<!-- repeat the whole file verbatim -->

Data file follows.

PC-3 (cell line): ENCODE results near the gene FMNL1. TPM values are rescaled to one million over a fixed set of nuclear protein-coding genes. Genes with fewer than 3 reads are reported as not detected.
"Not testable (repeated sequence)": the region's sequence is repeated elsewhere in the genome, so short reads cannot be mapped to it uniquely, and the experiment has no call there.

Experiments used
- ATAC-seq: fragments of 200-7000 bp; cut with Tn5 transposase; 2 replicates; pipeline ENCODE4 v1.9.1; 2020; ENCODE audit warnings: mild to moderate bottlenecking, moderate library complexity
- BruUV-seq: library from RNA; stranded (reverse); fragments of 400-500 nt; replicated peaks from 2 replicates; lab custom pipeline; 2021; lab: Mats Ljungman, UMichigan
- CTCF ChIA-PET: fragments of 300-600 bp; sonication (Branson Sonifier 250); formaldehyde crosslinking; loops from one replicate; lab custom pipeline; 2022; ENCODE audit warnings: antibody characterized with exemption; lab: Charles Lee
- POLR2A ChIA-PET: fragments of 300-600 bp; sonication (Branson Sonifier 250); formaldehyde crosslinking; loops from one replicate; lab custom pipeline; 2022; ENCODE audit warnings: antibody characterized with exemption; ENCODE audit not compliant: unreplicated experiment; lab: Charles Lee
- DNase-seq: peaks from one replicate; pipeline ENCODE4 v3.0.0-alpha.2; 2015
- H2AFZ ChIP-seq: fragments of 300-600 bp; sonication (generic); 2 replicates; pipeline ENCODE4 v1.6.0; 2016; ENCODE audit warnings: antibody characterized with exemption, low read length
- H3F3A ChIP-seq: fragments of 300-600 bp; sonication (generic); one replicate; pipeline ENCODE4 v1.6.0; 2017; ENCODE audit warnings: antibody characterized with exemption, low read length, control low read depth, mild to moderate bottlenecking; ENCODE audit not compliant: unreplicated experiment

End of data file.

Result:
PC-3 (cell line): ENCODE results near the gene FMNL1. TPM values are rescaled to one million over a fixed set of nuclear protein-coding genes. Genes with fewer than 3 reads are reported as not detected.
"Not testable (repeated sequence)": the region's sequence is repeated elsewhere in the genome, so short reads cannot be mapped to it uniquely, and the experiment has no call there.

Experiments used
- ATAC-seq: fragments of 200-7000 bp; cut with Tn5 transposase; 2 replicates; pipeline ENCODE4 v1.9.1; 2020; ENCODE audit warnings: mild to moderate bottlenecking, moderate library complexity
- BruUV-seq: library from RNA; stranded (reverse); fragments of 400-500 nt; replicated peaks from 2 replicates; lab custom pipeline; 2021; lab: Mats Ljungman, UMichigan
- CTCF ChIA-PET: fragments of 300-600 bp; sonication (Branson Sonifier 250); formaldehyde crosslinking; loops from one replicate; lab custom pipeline; 2022; ENCODE audit warnings: antibody characterized with exemption; lab: Charles Lee
- POLR2A ChIA-PET: fragments of 300-600 bp; sonication (Branson Sonifier 250); formaldehyde crosslinking; loops from one replicate; lab custom pipeline; 2022; ENCODE audit warnings: antibody characterized with exemption; ENCODE audit not compliant: unreplicated experiment; lab: Charles Lee
- DNase-seq: peaks from one replicate; pipeline ENCODE4 v3.0.0-alpha.2; 2015
- H2AFZ ChIP-seq: fragments of 300-600 bp; sonication (generic); 2 replicates; pipeline ENCODE4 v1.6.0; 2016; ENCODE audit warnings: antibody characterized with exemption, low read length
- H3F3A ChIP-seq: fragments of 300-600 bp; sonication (generic); one replicate; pipeline ENCODE4 v1.6.0; 2017; ENCODE audit warnings: antibody characterized with exemption, low read length, control low read depth, mild to moderate bottlenecking; ENCODE audit not compliant: unreplicated experiment